Brexit. Trump. Macron. Kurz. AfD. Uprise against established systems, truths, and beliefs has become the new normal. We are (once again) moving into an age of mass movements.
Historically speaking, this is nothing new. But during the time that has passed since the civil rights movements, 60’s student activism, and anti-Vietnam protests, politics have generally been in the hands of parties; left versus right, red versus blue.
But something is changing; party politics are being overtaken by movements; the party politician is being replaced by the “movement politician”. Answering why is complex, but one thing is clear; the public is tired of political elites that seemingly have become a caste, that has lost touch with the grass roots. The masses are talking back – both in voting booths and in the streets.
Tapping into vox populi
In France, the previously unknown Emmanuel Macron marched into the Élysée Palace as the commander of his own political movement. In the UK, 51.9 percent of the population found a life outside the EU more appealing than one inside of it. In the US, a real estate tycoon hijacked both the Republican Party and the US presidential election. In Austria, “Liste Kurz” won the recent elections and for the first time since the beginning of the Second Austrian Republic the conservative party had to take a step back in the public eye to stand behind their own candidate.
And last September, the general election in Germany saw the right-wing party Alternative für Deutschland (AfD) claim 94 seats in the Bundestag. The island of stability and certainty was shaken: For the first time since World War II, a far right-wing party would have a seat at the table in the Bundestag.
Big trends and black swans.
There are several forces giving these movements momentum. The shrinking impact of traditional media, in combination with the rise of social media, have given movements a powerful vehicle for mobilization. Social media has amongst other created the perfect room for a movement to gain speed before breaking out into the public – also across national boundaries.
Simultaneously, the dynamics of trust are changing. Rising trust in peers, friends, family, and influencers acting and feeling like they are part of our social inner circle. Additionally, there is a rising distrust in traditional elites, public institutions, politicians and academics – as well as traditional media.
Megatrends and black swan events like the financial crisis of 2007-2008 have changed the public mood and help fuel an organic, dynamic, word-of-mouth-driven phenomenon determined to upend the current state of affairs.
The characteristics that fuel movements
What is interesting about these different movements is that they share some similar characteristics. Although they might seem straight-forward, tapping into these characteristics requires a fusion of the right context, communications, leadership – and a little bit of luck. Professional communicators and marketers occasionally try – with mixed results: Those who are successful, achieve with passionate messages a significant public brand engagement. Those who fail, however, allow potential for momentous setbacks, like for example the rise and fall of the unlucky German candidate for the chancellorship Martin Schulz and the resulting marginalization of the SPD-party have shown.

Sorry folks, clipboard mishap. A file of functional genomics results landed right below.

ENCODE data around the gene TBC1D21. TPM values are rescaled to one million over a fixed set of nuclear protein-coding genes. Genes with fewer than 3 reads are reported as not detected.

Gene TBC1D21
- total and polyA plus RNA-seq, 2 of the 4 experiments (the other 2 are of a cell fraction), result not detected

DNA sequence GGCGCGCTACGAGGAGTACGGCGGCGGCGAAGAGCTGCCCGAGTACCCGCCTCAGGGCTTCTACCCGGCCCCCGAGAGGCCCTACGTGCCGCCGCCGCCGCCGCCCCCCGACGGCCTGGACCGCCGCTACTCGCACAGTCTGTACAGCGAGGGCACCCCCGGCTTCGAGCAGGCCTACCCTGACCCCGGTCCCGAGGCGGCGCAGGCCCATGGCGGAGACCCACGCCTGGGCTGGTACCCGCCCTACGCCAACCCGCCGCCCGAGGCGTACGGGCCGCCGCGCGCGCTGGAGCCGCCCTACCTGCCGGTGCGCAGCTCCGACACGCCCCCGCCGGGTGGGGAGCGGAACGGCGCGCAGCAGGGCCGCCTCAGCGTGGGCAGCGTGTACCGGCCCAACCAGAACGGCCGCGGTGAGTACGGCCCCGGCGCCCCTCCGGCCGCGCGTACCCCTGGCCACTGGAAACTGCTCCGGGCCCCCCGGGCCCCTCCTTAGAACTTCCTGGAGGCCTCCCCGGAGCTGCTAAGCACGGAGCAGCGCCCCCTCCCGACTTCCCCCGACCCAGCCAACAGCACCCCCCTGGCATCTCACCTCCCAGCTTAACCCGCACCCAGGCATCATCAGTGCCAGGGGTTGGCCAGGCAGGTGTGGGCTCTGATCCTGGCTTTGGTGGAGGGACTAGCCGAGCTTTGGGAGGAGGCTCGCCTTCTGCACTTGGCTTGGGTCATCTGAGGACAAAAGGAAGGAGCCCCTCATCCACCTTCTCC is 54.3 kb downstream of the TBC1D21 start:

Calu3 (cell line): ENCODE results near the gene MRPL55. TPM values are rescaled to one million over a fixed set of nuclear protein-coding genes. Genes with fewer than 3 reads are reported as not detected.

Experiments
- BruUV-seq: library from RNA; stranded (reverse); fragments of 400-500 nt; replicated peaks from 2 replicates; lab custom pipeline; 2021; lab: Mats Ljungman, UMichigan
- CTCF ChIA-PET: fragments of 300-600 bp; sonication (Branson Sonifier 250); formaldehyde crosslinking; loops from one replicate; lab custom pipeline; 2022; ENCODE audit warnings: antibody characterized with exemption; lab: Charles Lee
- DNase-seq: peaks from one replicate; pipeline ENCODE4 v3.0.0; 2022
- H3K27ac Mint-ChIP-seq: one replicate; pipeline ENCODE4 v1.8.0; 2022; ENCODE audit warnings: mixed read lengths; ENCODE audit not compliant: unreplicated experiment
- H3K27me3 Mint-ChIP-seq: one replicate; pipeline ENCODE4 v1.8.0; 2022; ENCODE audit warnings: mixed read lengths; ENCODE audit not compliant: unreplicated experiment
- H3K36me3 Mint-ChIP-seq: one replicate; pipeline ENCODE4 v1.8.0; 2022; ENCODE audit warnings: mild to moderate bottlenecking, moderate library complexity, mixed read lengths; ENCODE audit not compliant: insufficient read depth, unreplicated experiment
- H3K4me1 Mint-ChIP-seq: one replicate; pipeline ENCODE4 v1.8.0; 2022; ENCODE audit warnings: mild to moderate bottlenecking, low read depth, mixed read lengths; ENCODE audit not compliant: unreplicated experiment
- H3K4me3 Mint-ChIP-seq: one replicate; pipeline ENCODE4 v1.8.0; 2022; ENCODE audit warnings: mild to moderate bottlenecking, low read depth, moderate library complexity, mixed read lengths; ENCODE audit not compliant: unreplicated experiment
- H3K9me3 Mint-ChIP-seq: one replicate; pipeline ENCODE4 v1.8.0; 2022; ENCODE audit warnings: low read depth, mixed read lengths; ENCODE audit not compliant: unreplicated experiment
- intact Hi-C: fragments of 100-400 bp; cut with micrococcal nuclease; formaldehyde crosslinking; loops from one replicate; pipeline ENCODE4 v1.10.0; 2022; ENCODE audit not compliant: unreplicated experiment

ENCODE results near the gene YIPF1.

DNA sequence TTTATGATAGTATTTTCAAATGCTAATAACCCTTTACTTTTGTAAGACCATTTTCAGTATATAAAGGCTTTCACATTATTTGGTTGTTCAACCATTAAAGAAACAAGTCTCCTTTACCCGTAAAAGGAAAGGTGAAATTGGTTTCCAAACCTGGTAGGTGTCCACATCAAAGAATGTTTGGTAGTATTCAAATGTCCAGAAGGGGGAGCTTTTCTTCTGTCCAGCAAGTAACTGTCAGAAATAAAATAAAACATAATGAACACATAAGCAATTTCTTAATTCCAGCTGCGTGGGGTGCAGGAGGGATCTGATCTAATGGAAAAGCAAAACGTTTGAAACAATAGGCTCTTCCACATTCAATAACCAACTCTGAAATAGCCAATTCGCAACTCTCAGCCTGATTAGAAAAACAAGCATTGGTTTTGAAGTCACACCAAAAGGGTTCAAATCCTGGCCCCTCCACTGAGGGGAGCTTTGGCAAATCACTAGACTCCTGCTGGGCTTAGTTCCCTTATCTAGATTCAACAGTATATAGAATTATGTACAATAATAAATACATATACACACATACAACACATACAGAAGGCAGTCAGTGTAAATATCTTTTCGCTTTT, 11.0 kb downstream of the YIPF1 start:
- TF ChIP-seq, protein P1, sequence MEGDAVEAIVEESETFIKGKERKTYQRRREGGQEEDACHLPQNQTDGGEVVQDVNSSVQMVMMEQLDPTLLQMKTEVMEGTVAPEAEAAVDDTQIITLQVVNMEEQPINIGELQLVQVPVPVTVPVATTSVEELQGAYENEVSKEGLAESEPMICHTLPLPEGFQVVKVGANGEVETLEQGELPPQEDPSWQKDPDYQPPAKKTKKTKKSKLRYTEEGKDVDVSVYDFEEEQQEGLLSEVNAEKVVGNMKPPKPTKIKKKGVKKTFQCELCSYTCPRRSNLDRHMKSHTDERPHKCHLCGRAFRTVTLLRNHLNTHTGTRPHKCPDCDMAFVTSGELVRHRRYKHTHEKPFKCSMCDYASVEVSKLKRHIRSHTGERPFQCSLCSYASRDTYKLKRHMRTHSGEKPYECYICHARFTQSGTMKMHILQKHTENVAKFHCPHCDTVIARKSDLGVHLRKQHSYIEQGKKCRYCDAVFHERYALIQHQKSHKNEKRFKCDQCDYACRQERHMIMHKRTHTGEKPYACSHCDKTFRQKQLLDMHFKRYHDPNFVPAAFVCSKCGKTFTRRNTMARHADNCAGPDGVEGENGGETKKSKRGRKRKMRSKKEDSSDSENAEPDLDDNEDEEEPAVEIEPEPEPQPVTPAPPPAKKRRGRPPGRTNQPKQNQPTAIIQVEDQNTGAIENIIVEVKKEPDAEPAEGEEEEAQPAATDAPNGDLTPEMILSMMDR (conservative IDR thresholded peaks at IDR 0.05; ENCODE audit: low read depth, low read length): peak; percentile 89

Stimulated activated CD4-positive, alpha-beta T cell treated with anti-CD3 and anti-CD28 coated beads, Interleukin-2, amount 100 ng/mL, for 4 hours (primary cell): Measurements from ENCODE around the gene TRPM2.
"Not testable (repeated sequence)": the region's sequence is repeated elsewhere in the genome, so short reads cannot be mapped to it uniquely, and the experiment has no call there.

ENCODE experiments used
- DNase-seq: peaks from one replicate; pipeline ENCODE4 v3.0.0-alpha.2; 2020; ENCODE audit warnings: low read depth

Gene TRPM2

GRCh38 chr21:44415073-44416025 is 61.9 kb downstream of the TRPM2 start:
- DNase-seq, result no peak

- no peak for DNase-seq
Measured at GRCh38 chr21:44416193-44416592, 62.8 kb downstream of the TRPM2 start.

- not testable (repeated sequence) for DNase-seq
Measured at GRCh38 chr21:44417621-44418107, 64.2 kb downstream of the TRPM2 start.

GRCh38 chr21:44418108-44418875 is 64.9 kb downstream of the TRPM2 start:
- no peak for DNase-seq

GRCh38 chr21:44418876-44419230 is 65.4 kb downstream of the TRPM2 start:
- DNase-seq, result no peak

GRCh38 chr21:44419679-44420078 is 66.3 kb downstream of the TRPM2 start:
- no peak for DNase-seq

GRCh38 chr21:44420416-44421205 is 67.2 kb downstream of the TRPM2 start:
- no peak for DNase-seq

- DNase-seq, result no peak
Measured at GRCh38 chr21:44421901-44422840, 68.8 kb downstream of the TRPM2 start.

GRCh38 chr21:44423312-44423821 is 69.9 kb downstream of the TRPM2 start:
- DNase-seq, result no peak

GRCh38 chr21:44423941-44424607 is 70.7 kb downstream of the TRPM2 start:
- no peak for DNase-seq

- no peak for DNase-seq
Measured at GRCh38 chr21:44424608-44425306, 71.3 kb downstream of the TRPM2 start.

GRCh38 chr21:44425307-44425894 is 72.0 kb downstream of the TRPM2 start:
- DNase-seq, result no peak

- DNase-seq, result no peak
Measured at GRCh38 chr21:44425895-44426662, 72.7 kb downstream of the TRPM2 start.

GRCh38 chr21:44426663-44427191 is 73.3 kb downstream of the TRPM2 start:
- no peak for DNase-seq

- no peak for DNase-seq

In our view, there are five key characteristics to great movements:
- Movements have a clear goal. Vigorous movements are able to stake out a clear course and engage their base by rallying around a clear goal. Whether it is to win an election or to end inequality.
- Movements are relatable. To connect with and engage the public, the movements needs to be relatable to people’s everyday lives. They give them a feeling of being involved in it. Donald Trump managed to use thoughts, words and ideas that millions of US citizens related to and understood.
- Movements grow organically. Professional communicators can nudge and help a movement grow, but it cannot be primarily fueled by professional measures.
- Movements are decentralized. They are often able to have influence without any clear leader. It is the “power of the people” that moves them forward. The Tea Party, Occupy, MeToo or Black Lives Matter are good examples.
- Movements are genuine. Being seen as genuine in both form and content is crucial. If the public perceives that the movement is built on something else than what the messaging is about, the movement will struggle to get off the ground. Marketing stunts by commercial actors can run this risk, for example.
A new (interim) normal
In the 21st century, movements have yet again seen the light of day, after lying relatively dormant for some time. They have risen to answer the calls of individuals not willing to accept the perceived unfairness and unjust of reigning systems and practices.
Communicators and public relations professionals are now learning that they do not (yet) have the tool that could consciously generate the inherent power of a movement. In hindsight, the genesis and characteristics of great movements are easy to analyze, but they are hard to copy, and almost impossible to reproduce. Still, movements are the essence of what we, as strategic communicators, seek to achieve through our own work. Whether for a political party, a product or a company, however, is ultimately up to each professional.